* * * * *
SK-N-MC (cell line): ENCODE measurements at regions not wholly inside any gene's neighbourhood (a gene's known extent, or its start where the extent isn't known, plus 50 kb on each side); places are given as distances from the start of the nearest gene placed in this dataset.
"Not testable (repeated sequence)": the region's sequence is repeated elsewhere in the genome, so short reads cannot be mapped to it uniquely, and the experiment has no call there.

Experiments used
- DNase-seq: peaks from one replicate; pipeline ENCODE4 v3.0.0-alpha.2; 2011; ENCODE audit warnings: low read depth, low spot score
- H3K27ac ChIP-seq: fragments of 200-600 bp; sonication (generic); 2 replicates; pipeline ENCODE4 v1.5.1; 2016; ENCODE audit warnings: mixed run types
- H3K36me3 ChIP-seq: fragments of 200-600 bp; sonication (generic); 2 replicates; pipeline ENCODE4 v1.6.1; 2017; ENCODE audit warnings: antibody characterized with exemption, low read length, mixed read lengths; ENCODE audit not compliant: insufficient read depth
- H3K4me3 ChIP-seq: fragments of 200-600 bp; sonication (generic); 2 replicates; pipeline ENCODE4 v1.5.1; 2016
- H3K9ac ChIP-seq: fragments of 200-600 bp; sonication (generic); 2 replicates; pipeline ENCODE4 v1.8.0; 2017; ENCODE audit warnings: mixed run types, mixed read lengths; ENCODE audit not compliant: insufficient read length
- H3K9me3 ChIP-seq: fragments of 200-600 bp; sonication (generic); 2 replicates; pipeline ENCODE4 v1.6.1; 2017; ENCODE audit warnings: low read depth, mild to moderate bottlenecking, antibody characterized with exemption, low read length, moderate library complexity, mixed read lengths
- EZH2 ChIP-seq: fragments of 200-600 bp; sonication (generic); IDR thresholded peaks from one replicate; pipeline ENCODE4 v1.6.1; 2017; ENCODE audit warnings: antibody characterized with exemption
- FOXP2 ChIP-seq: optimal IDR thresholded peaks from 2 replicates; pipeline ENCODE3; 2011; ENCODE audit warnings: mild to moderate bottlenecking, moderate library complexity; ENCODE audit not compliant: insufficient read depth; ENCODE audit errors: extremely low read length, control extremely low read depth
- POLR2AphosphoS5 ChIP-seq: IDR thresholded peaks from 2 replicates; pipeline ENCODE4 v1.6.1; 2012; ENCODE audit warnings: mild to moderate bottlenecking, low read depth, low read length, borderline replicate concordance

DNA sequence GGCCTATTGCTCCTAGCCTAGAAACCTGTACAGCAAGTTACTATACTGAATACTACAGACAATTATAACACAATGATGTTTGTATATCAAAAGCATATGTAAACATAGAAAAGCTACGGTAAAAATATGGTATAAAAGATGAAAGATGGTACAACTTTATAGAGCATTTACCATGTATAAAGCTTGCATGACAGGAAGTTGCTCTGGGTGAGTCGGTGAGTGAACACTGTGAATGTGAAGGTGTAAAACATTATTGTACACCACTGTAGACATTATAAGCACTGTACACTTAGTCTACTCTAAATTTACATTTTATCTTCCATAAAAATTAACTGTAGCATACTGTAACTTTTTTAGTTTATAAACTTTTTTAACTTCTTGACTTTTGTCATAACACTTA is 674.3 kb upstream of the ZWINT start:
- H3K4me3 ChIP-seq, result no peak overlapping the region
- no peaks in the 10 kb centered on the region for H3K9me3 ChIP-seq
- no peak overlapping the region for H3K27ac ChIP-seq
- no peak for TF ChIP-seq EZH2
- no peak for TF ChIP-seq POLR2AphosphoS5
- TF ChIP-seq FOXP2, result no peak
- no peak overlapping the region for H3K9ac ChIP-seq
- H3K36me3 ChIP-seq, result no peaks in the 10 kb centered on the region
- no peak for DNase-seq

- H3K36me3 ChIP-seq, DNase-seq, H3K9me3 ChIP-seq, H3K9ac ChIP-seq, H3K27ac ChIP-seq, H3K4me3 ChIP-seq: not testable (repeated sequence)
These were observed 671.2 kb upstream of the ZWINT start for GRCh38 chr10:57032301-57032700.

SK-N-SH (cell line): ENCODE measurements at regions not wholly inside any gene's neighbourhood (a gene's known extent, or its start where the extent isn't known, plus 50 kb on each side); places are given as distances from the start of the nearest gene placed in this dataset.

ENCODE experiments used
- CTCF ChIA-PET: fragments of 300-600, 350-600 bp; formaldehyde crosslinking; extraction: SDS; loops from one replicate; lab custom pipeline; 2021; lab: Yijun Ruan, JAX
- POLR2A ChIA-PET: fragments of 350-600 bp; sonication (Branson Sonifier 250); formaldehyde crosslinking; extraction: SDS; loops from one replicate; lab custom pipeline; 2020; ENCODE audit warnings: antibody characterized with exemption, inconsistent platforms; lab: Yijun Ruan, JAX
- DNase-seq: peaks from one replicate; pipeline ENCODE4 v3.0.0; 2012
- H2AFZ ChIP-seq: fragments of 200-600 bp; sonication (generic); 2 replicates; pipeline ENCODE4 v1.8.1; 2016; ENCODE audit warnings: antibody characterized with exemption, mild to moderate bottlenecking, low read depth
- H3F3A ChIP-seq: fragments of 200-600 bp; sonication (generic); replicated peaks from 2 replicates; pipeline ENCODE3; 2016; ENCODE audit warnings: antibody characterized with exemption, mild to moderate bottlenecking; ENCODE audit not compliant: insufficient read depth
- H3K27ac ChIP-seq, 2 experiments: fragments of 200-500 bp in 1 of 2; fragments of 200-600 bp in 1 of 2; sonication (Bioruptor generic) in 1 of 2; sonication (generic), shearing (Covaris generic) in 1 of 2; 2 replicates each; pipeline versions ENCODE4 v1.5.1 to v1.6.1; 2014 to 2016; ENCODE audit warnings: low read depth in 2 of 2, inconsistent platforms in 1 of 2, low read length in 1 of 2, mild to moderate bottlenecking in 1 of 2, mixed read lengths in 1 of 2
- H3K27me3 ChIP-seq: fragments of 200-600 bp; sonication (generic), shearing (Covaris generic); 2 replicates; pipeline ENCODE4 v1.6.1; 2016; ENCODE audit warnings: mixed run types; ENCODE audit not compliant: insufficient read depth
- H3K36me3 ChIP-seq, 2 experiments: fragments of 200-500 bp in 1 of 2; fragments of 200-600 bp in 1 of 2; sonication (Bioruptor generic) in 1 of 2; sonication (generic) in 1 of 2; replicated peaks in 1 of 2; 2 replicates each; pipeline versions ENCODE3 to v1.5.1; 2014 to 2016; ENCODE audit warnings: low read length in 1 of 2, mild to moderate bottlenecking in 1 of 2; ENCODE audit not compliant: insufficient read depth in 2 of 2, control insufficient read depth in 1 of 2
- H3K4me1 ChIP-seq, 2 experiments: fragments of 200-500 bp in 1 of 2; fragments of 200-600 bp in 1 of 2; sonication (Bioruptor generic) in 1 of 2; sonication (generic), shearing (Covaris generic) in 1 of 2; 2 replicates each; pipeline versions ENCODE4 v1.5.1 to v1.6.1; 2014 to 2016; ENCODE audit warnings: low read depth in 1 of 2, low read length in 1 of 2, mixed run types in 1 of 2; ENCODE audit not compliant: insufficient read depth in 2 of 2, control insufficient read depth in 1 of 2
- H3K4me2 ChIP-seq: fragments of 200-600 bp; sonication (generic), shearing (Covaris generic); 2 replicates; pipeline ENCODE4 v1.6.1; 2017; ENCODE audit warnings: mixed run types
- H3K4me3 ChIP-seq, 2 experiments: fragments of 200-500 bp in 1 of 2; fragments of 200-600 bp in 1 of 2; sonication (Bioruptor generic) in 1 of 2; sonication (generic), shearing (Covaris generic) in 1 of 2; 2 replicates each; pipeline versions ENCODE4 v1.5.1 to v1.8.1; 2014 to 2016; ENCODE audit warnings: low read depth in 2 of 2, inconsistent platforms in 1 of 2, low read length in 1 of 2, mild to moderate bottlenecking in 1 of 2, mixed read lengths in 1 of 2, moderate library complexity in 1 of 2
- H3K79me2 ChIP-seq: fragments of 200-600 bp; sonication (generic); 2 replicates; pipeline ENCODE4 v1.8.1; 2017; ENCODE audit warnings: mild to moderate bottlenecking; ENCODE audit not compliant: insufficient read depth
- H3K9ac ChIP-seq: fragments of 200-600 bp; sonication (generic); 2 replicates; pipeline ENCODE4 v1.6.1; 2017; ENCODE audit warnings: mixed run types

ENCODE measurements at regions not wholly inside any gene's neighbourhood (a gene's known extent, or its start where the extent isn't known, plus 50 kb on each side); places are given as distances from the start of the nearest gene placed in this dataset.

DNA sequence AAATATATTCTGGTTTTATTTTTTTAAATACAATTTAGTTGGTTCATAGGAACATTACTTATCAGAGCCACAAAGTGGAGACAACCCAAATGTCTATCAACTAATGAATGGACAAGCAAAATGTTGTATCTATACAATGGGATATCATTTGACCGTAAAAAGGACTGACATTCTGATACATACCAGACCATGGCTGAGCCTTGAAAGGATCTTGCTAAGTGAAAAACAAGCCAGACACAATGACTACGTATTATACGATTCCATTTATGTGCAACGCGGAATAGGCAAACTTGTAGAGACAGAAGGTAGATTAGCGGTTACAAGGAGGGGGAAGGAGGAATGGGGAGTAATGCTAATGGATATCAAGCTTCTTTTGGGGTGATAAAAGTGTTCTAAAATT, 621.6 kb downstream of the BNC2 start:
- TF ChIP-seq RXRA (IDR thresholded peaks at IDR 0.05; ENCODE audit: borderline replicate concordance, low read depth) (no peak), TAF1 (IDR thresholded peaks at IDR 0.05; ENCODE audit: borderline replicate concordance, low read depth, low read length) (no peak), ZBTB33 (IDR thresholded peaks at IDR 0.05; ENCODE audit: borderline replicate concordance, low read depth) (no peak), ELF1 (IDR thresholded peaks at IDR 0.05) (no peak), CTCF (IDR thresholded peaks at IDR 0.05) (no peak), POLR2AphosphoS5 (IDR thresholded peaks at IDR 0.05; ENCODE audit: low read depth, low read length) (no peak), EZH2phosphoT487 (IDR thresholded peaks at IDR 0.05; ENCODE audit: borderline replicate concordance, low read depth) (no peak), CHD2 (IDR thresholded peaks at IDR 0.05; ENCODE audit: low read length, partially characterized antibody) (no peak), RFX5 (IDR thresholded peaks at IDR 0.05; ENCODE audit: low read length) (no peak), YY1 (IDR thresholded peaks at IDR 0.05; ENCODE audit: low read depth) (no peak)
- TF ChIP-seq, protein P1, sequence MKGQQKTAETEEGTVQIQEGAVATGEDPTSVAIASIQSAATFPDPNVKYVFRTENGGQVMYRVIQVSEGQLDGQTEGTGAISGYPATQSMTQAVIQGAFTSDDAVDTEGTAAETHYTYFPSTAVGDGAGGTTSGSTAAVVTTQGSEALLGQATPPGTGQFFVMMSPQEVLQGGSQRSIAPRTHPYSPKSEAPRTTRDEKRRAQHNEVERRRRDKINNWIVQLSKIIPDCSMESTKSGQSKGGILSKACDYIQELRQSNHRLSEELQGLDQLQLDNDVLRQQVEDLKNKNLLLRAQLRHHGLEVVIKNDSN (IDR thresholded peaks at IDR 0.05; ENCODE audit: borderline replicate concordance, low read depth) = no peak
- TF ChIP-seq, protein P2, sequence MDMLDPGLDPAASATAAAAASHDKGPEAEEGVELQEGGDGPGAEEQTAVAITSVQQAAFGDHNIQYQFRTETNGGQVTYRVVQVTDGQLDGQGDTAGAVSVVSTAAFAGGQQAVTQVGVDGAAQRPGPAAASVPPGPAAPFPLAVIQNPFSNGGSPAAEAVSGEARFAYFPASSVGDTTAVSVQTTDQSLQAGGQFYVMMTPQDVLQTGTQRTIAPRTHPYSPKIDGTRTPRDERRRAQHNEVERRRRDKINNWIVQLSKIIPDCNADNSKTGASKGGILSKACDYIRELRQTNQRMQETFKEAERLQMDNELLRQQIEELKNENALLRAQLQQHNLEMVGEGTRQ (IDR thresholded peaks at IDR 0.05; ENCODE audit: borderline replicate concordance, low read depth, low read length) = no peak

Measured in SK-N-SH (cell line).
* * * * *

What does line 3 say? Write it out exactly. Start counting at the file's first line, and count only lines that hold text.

Experiments used